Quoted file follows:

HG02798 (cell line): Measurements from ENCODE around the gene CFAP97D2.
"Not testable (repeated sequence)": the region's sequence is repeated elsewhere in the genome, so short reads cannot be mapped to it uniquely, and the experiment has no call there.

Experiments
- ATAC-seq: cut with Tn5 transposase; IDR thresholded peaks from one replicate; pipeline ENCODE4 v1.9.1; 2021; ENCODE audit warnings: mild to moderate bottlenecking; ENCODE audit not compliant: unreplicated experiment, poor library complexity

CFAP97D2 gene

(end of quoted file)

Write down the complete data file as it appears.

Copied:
HG02798 (cell line): Measurements from ENCODE around the gene CFAP97D2.
"Not testable (repeated sequence)": the region's sequence is repeated elsewhere in the genome, so short reads cannot be mapped to it uniquely, and the experiment has no call there.

Experiments
- ATAC-seq: cut with Tn5 transposase; IDR thresholded peaks from one replicate; pipeline ENCODE4 v1.9.1; 2021; ENCODE audit warnings: mild to moderate bottlenecking; ENCODE audit not compliant: unreplicated experiment, poor library complexity

CFAP97D2 gene